MISTER SATAN'S APPRENTICE by Adam Gussow

MISTER SATAN'S APPRENTICE

A Blues Memoir
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KIRKUS REVIEW

A fun behind-the-scenes look at the formation of an interracial blues duo during racially troubled times in New York City. White blues musician Gussow meets Sterling Magee, a.k.a. Mister Satan, while on the rebound from a failed relationship. The two play together on the streets of Harlem, where Gussow, who’d learned his way around a harmonica with the help of mutual friend Nat Riddles, quickly becomes acclimated to the overwhelmingly black neighborhood. However, with racial violence erupting in the neighborhoods of Howard Beach and Bensonhurst, the duo soon finds its lighter half enjoying less latitude uptown. The necessity of taking their show on the road, a necessity precipitated by these unfortunate events, becomes the beginning of a touring and recording career for Satan & Adam, as they bill themselves. They also receive a big push by getting a 48-second cameo in Irish rock band U2’s film Rattle & Hum. In his first book, Gussow shows an English major’s love of words (he’s a doctoral candidate at Princeton), and he can sometimes strain a metaphor to the point of breaking. But for the most part, he’s a fine writer, creating two parallel narratives—one beginning with his meeting Nat Riddles and the other starting earlier, with his first love in high school’so that when the book ends, the entire story is told. Gussow renders Mister Satan as a volatile but lovable character who owes more to the Satan of Milton than of the Bible. Gussow’s Satan is a gnostic prophet who frequently predicts the end of the world, only to be forced to concede that he’s wrong. Gussow learns to take the more peculiar aspects of Mister Satan’s personality in stride and becomes a stronger, more tolerant person in the progress. You don’t need to be a blues fan to love this tale; but if you are, you’ll relate to it that much more (16 pages photos, not seen) (Author tour)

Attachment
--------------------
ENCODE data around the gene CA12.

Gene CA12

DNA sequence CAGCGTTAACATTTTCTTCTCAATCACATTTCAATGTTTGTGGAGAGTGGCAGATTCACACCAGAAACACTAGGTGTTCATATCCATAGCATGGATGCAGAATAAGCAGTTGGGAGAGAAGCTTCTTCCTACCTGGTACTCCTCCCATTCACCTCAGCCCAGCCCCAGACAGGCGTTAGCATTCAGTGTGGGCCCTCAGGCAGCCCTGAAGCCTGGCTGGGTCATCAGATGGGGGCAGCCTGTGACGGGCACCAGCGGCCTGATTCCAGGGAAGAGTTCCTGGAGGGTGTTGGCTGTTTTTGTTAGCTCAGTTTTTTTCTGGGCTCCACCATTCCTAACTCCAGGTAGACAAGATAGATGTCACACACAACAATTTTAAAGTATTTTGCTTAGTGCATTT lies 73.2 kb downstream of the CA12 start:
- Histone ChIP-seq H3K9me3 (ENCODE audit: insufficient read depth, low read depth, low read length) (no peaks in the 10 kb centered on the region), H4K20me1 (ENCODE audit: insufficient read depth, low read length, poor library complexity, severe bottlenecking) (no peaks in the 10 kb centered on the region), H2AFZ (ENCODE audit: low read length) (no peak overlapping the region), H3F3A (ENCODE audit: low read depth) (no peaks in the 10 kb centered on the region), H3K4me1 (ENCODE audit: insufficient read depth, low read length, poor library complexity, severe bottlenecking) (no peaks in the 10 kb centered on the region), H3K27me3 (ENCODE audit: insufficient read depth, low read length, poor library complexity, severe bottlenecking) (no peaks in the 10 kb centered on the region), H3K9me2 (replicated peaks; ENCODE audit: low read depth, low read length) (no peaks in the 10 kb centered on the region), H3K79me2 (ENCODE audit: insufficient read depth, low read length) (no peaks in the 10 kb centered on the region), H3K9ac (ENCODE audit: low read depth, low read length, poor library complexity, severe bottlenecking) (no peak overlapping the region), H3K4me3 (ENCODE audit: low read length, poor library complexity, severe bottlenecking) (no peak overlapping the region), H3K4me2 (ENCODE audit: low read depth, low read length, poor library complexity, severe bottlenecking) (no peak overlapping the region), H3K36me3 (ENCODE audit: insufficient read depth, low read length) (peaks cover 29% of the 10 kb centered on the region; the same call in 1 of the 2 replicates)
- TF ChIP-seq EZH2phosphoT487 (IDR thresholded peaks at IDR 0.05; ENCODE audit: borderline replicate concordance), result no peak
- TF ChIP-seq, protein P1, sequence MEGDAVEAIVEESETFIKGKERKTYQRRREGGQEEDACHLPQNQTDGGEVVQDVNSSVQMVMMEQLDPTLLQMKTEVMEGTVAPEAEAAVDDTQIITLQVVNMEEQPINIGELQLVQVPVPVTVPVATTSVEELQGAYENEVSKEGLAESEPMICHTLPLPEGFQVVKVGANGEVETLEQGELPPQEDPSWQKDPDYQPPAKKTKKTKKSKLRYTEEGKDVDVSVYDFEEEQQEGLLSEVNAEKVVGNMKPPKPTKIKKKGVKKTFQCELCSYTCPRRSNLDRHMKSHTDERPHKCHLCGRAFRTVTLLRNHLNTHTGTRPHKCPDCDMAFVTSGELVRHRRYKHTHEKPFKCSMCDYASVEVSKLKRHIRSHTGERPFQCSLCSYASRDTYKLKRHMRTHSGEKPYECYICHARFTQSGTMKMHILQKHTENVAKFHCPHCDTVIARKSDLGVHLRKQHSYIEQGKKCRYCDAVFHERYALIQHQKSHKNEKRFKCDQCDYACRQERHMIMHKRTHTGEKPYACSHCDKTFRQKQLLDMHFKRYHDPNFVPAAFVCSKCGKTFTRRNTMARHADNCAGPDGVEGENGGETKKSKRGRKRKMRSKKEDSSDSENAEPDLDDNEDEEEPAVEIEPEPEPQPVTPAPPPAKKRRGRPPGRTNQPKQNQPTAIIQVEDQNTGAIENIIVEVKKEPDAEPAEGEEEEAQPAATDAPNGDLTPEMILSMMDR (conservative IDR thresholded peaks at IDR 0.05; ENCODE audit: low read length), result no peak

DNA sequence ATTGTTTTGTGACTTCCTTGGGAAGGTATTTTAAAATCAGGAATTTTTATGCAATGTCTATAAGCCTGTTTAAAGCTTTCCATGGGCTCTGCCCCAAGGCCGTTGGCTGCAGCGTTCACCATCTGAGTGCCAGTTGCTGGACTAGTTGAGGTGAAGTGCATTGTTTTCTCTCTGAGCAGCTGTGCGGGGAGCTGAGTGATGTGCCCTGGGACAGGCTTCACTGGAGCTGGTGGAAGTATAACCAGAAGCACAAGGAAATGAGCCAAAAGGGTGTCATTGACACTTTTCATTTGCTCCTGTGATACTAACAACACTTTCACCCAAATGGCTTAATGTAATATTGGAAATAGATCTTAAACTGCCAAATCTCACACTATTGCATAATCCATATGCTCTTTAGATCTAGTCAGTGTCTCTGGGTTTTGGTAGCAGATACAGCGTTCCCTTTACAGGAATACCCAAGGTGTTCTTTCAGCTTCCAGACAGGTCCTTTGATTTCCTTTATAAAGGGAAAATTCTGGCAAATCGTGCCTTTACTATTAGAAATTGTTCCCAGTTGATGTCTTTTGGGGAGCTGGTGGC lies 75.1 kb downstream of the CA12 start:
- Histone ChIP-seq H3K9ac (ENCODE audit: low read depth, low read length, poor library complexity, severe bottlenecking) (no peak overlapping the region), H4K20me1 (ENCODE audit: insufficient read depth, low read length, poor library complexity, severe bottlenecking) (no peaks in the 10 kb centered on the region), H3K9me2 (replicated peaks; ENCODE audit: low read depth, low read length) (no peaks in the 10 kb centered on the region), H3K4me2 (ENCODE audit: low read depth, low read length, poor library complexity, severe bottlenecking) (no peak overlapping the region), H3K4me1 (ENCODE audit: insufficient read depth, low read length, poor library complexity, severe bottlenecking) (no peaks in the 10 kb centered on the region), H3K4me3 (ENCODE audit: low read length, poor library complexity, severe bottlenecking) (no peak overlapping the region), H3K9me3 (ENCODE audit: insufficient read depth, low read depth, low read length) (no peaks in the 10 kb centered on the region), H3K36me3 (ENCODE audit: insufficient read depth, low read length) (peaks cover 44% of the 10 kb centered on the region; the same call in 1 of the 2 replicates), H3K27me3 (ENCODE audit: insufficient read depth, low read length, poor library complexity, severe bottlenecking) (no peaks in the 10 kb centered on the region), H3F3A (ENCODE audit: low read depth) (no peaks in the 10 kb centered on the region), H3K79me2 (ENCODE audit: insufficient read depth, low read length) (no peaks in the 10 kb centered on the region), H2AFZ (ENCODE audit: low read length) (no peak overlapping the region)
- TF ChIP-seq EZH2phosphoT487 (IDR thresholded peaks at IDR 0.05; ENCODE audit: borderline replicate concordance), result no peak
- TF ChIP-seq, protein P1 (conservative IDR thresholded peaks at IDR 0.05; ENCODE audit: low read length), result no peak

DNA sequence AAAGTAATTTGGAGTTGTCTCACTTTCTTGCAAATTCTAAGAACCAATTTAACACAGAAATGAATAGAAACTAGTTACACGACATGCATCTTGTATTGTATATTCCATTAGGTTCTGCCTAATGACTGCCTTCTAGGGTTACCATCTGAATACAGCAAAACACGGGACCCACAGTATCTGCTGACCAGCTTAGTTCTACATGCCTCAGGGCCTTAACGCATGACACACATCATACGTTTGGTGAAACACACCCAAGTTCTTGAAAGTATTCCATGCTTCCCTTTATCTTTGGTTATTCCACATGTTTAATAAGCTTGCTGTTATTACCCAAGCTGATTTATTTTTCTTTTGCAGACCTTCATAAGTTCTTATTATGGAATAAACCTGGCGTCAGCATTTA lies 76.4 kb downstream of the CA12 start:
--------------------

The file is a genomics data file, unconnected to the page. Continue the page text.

Pub Date: Nov. 2nd, 1998
ISBN: 0-679-45022-X
Page count: 416pp
Publisher: Pantheon
Review Posted Online:
Kirkus Reviews Issue: Oct. 1st, 1998